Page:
Dahlias are another flower that come into their own in September. When I visited Monet’s fantastic garden in Giverny, France, a few years ago, the gardens were ablaze with blooms, mainly Dahlias and Sunflowers, and annuals such as Nasturtium. If you keep the plants dead headed, Dahlias will constantly produce more and more until frost gets them.
Dahlias are tubers that are planted in the early spring in pots inside to get a head start, and then brought out and planted into the garden when all danger of frost is over.
I like to place a tomato cage over the plant when you plant it out so that the heavy growing plant has something to support it. If you don’t do that early, then you are dealing with a floppy sprawling plant later that doesn’t show as nice. Dahlias are heavy feeders of both fertilizer and water. They do not like to dry out, so keep them watered in July and August when things can get hot and dry. They make excellent long-lasting cut flowers and come in a variety of shapes and sizes, and colors.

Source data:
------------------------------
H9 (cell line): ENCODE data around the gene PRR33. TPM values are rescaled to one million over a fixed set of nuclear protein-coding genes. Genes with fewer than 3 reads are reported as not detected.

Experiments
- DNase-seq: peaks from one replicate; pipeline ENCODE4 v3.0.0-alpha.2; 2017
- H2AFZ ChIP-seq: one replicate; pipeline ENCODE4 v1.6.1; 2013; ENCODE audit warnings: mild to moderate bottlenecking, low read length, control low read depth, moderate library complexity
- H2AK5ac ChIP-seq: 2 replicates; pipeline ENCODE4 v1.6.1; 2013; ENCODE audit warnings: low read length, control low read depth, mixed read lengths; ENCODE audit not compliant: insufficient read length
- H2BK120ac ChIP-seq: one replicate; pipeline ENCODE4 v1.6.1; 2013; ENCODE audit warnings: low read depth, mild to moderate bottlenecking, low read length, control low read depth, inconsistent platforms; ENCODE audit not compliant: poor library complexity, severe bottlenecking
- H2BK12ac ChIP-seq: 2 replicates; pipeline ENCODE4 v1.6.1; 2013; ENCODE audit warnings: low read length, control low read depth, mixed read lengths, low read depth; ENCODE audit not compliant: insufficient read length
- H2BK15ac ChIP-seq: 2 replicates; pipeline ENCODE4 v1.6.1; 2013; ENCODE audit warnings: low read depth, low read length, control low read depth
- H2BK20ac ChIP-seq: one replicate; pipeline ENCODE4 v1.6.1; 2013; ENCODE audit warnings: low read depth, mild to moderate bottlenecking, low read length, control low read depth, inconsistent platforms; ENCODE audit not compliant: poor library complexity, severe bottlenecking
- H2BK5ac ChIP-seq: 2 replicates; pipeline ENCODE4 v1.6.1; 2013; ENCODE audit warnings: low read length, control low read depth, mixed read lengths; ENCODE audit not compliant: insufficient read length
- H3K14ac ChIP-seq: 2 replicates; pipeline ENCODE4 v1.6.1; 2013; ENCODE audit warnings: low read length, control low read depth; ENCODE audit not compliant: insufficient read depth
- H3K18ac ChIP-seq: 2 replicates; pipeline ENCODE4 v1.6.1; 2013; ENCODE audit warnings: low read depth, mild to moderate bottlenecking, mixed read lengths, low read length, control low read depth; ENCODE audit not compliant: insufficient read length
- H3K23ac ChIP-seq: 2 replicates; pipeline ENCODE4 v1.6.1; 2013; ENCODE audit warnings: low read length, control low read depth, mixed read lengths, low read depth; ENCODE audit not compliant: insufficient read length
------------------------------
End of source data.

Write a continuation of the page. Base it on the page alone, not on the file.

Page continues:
I used to dig up the tubers and wash them and store them in my basement to replant the following spring, but I got lazy and only bothered to dig up some really beautiful and special ones. But in the last couple of years, I noticed that a lot of Dahlias come up in the spring on their own without me doing anything. Maybe this happened because of the mild winters, but I am not going to dig them up any more. It is easier to just try new ones every year as the tubers aren’t that expensive. Call me a lazy gardener!
Of course Chrysanthemums must be considered when you discuss fall color. I do love the weirdly beautiful football mums and the spider varieties that the Japanese grow in different formations.